Grief was overpowering me when I entered the library of the monastery, to look for some reading that would lessen my soul’s distress. Seated in a comfortable armchair with a book on his lap, the Old Man, as we affectionately called the oldest monk of the Order, was gazing at the mountains through one of the windows when his attention was diverted to me. When he looked at me, he immediately realized the internal disarray that assailed me, and furrowed his brow as if asking what was going on with me. I complained of how neglectful people were in their personal relationships, of how insensitive, materialistic and individualistic they were. I reported many situations to support my feelings. I mentioned how this behavior caused unnecessary tragedies. I felt abandoned and out of place. Undoubtedly, I concluded, humankind was lost, and the world was not a good place to live. The monk, smiling as someone who is amused with a child that complains for not getting a treat, stood up and placed the book he was holding in the appropriate bookshelf. Then, he went to another shelf, looking for a different book. He picked one, flipped through its pages for a few moments, put it in the pocket of his tunic, grabbed me by the arm and took me out of the library. Then he said: “Let’s talk in the mess hall, I need a cup of coffee.” A few minutes later, before two steaming cups, he started a conversation: “If you are on good terms with yourself, you will be on good terms with the world. The way you look at yourself is the lens through which you will see life. This will define the clearness, the colors and the extent of the universe, which is the same for everyone but different for each one of us. The world, pretty or ugly, will always mirror your soul.”
I strongly disagreed. The world was unfair; few had a lot, many had nothing; some were sick, others were too healthy. Worse, no one seemed concerned with anyone. The tone of my speech escalated to the verge of disgust. He listened to me with tremendous patience. When I finished, he reminded me of a well-known passage of the Sermon of the Mount: “If your eye is good, the entire universe is light.” To conclude, he said: “The world is perfect.” I asked if he was kidding or plain crazy. The Old Man smiled before explaining: “Life on this planet is like a very demanding university that trains excellent professors. The world is the classroom and it will present each student the required lessons for the precise improvement and proper evolution. Your biggest hardship is your best professor. Who is on the Path gives thanks for each problem to be overcome, as they realize the opportunity of outdoing themselves and strengthening their being. Regrets are only manifested from the lips of bad students.”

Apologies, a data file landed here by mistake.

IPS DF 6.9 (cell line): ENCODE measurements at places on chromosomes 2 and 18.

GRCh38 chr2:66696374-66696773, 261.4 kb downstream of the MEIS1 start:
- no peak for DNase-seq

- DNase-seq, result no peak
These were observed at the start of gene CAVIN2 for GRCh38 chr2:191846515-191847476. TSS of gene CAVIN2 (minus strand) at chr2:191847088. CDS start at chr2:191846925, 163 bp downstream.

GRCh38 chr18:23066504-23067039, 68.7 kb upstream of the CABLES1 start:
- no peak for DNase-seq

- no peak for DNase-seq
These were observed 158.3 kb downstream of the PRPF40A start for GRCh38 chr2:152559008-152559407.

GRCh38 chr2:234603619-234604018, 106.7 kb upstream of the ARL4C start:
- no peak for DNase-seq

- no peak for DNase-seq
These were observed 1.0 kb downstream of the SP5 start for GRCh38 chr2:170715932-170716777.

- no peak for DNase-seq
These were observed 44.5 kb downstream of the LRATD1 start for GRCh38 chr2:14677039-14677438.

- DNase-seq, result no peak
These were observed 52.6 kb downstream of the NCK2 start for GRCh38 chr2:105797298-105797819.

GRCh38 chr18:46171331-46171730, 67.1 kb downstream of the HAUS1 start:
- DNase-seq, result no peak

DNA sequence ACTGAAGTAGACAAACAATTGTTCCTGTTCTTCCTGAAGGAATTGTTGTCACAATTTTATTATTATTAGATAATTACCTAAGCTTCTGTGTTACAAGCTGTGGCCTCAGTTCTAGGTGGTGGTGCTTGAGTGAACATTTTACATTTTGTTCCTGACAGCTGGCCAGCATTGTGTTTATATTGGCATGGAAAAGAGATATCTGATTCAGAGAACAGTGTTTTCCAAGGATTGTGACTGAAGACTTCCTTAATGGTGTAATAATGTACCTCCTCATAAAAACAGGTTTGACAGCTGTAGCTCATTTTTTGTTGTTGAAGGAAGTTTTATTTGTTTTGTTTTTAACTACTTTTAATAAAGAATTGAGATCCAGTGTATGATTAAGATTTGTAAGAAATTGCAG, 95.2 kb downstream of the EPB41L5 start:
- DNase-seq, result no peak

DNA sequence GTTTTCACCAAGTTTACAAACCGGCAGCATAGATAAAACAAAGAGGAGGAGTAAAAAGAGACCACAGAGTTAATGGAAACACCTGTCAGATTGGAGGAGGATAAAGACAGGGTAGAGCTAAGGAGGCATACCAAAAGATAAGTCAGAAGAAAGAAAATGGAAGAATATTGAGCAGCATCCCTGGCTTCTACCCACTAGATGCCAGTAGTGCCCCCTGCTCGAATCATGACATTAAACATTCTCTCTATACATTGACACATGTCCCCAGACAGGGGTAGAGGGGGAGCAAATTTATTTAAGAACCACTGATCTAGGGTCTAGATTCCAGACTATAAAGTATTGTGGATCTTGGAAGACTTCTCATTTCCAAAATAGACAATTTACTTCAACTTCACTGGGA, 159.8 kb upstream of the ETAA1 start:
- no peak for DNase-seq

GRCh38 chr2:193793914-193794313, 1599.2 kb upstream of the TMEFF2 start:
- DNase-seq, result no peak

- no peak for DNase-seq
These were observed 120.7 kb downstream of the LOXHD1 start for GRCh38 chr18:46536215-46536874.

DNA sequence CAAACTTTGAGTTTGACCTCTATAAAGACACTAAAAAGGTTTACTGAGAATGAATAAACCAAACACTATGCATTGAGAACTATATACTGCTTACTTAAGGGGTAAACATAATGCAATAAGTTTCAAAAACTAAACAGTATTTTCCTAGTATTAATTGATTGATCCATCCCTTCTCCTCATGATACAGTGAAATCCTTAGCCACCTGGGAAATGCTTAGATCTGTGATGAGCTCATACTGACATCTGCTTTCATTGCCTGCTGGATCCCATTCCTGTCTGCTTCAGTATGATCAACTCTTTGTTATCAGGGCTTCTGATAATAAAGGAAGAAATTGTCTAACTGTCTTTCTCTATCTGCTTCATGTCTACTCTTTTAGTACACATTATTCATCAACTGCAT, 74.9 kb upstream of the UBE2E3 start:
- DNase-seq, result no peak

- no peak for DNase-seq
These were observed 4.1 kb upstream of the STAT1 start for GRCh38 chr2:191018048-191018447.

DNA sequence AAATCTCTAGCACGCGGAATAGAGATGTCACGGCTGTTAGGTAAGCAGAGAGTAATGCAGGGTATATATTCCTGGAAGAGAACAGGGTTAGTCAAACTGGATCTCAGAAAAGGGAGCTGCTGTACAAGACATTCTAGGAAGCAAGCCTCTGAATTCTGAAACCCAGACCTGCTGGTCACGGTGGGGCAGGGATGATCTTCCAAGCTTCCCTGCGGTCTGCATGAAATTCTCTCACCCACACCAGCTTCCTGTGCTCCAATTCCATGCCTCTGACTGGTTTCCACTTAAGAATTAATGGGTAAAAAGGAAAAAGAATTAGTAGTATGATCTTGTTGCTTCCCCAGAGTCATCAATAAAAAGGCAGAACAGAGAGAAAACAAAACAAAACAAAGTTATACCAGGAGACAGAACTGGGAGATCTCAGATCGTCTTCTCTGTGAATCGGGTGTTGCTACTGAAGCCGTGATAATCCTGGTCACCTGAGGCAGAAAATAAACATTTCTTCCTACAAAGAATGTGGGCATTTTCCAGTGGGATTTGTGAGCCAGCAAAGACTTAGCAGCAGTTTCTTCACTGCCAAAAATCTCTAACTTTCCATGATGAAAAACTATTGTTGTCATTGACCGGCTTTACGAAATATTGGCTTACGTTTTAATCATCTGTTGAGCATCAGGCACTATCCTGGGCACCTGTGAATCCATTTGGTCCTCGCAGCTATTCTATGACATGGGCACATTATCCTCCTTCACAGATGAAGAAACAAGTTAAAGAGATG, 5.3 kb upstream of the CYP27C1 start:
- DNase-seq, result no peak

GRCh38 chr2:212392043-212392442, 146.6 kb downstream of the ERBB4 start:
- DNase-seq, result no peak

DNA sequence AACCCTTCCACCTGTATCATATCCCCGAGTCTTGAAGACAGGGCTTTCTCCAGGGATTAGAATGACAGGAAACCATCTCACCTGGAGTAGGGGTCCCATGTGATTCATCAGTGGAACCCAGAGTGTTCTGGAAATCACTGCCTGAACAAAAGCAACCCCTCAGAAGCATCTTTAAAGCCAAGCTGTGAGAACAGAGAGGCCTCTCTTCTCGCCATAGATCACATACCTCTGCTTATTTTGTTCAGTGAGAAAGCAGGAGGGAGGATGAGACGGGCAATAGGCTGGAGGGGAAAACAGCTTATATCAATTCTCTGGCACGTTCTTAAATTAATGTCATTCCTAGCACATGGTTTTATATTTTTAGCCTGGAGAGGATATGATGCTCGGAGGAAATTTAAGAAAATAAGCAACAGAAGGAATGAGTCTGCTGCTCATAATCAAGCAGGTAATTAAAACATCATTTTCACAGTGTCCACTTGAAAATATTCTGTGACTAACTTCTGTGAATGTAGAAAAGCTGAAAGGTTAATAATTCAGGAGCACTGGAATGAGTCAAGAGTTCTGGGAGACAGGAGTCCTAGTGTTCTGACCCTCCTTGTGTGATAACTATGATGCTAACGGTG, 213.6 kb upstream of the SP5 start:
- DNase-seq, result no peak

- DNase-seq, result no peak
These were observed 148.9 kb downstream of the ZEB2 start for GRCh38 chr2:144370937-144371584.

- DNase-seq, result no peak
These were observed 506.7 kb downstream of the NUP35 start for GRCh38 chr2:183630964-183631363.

He retrieved the book from his pocket. It was the Mystical Poems of Rumi, the wise dervish. He flipped the pages until he selected one and read:
“Leave the circle of time
And enter the sphere of love.
If you want the secret vision,
Close your eyes.
If you want an embrace,
Open your chest.
If you yearn for a lively face,
Break the stone of your face.
Why do you insist on killing life
Exactly where it should be born?
Taste the sweetness in your mouth,
From where the flower, the bee and the honey sprout.
Take this offer:
Offer just one life, yours.
And receive in return, without asking, more than one thousand.”
We remained a while without uttering a word. We had to let the poetry settle in the mind and in the heart. The Old Man broke the silence: “Have you been treating the world the way you want to be treated? Do you act in accordance with the ideal world of your dreams?”
I lowered my eyes and my answer was negative. The monk’s voice resonated kindness: “Don’t be ashamed. We all know more than we do. Knowledge is the initial step for transformation. The next step is to exercise this new concept so that it is ingrained in the core, driving choices and attitudes to the point that it is impossible to live without applying this knowledge. That is how we move on.” He sipped his coffee and continued: “Each one is accountable for their happiness. This is an internal construct for understanding and improvement. Self-contemplation, silence and quietness. In this aspect, the Path is solitary.”
“But this is not enough. After learning and transforming oneself, one must share with everyone the beauty of what we carry in our sacred baggage. To give our best is essential for us to move on. It is time to break the shell of the “I” to live under the scope of “we”. Movement, words and embraces. It is time to be solidary on the Path.”